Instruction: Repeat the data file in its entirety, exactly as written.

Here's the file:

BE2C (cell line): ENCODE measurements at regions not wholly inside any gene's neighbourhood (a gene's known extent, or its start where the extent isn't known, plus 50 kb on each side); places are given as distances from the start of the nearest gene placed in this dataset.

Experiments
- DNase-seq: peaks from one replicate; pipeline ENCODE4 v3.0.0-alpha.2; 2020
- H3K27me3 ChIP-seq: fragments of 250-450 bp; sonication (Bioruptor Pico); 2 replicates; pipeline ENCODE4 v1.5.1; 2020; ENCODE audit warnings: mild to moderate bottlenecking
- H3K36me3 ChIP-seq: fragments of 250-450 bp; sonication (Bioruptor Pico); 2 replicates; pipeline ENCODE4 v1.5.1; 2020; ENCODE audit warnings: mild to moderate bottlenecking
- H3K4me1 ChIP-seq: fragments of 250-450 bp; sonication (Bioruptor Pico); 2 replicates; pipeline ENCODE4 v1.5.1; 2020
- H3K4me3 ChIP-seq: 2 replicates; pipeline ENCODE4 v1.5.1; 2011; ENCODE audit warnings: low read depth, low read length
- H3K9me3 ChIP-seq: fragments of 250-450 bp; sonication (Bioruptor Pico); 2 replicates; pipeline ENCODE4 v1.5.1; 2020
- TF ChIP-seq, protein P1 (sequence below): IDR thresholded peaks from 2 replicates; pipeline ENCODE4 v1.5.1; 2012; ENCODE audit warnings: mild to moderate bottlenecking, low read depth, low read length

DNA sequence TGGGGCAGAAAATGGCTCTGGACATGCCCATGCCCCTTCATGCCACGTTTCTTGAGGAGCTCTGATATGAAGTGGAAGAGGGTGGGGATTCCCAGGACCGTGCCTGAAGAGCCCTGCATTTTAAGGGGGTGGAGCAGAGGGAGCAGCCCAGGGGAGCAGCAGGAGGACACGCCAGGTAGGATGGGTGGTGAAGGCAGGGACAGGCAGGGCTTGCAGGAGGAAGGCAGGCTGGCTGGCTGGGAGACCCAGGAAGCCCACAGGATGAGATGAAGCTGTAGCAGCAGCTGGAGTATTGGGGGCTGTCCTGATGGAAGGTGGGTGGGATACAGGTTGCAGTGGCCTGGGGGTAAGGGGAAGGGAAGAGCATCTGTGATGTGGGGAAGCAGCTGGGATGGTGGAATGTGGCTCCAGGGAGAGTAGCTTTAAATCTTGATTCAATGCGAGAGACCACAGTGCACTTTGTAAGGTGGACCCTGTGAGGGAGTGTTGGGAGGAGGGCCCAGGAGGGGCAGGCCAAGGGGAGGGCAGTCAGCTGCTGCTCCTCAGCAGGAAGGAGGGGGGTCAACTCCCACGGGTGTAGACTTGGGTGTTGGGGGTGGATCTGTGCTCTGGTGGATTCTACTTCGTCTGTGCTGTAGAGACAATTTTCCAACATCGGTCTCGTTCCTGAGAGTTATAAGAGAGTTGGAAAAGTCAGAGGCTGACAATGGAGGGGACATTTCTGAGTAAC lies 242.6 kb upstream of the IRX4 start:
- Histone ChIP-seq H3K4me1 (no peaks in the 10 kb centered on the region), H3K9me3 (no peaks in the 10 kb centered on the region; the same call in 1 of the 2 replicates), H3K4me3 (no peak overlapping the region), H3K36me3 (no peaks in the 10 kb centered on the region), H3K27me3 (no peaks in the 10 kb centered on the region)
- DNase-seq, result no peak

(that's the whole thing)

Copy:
BE2C (cell line): ENCODE measurements at regions not wholly inside any gene's neighbourhood (a gene's known extent, or its start where the extent isn't known, plus 50 kb on each side); places are given as distances from the start of the nearest gene placed in this dataset.

Experiments
- DNase-seq: peaks from one replicate; pipeline ENCODE4 v3.0.0-alpha.2; 2020
- H3K27me3 ChIP-seq: fragments of 250-450 bp; sonication (Bioruptor Pico); 2 replicates; pipeline ENCODE4 v1.5.1; 2020; ENCODE audit warnings: mild to moderate bottlenecking
- H3K36me3 ChIP-seq: fragments of 250-450 bp; sonication (Bioruptor Pico); 2 replicates; pipeline ENCODE4 v1.5.1; 2020; ENCODE audit warnings: mild to moderate bottlenecking
- H3K4me1 ChIP-seq: fragments of 250-450 bp; sonication (Bioruptor Pico); 2 replicates; pipeline ENCODE4 v1.5.1; 2020
- H3K4me3 ChIP-seq: 2 replicates; pipeline ENCODE4 v1.5.1; 2011; ENCODE audit warnings: low read depth, low read length
- H3K9me3 ChIP-seq: fragments of 250-450 bp; sonication (Bioruptor Pico); 2 replicates; pipeline ENCODE4 v1.5.1; 2020
- TF ChIP-seq, protein P1 (sequence below): IDR thresholded peaks from 2 replicates; pipeline ENCODE4 v1.5.1; 2012; ENCODE audit warnings: mild to moderate bottlenecking, low read depth, low read length

DNA sequence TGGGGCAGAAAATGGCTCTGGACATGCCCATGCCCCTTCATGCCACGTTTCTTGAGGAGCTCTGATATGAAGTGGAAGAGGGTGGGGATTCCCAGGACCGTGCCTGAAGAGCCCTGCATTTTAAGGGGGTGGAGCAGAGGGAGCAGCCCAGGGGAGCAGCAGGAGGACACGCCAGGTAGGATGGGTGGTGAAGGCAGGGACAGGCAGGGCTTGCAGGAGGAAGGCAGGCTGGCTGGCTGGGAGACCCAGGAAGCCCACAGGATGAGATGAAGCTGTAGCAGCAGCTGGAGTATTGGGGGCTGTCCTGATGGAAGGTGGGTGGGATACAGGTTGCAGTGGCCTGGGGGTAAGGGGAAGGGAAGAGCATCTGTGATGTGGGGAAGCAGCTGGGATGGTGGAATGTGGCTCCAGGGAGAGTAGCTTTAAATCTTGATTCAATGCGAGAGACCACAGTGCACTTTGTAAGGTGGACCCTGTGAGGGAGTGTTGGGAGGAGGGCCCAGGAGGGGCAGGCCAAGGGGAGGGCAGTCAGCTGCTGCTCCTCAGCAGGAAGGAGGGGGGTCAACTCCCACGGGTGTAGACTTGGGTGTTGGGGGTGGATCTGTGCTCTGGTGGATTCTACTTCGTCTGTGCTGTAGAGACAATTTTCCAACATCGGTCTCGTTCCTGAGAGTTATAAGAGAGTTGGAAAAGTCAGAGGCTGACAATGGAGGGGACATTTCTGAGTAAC lies 242.6 kb upstream of the IRX4 start:
- Histone ChIP-seq H3K4me1 (no peaks in the 10 kb centered on the region), H3K9me3 (no peaks in the 10 kb centered on the region; the same call in 1 of the 2 replicates), H3K4me3 (no peak overlapping the region), H3K36me3 (no peaks in the 10 kb centered on the region), H3K27me3 (no peaks in the 10 kb centered on the region)
- DNase-seq, result no peak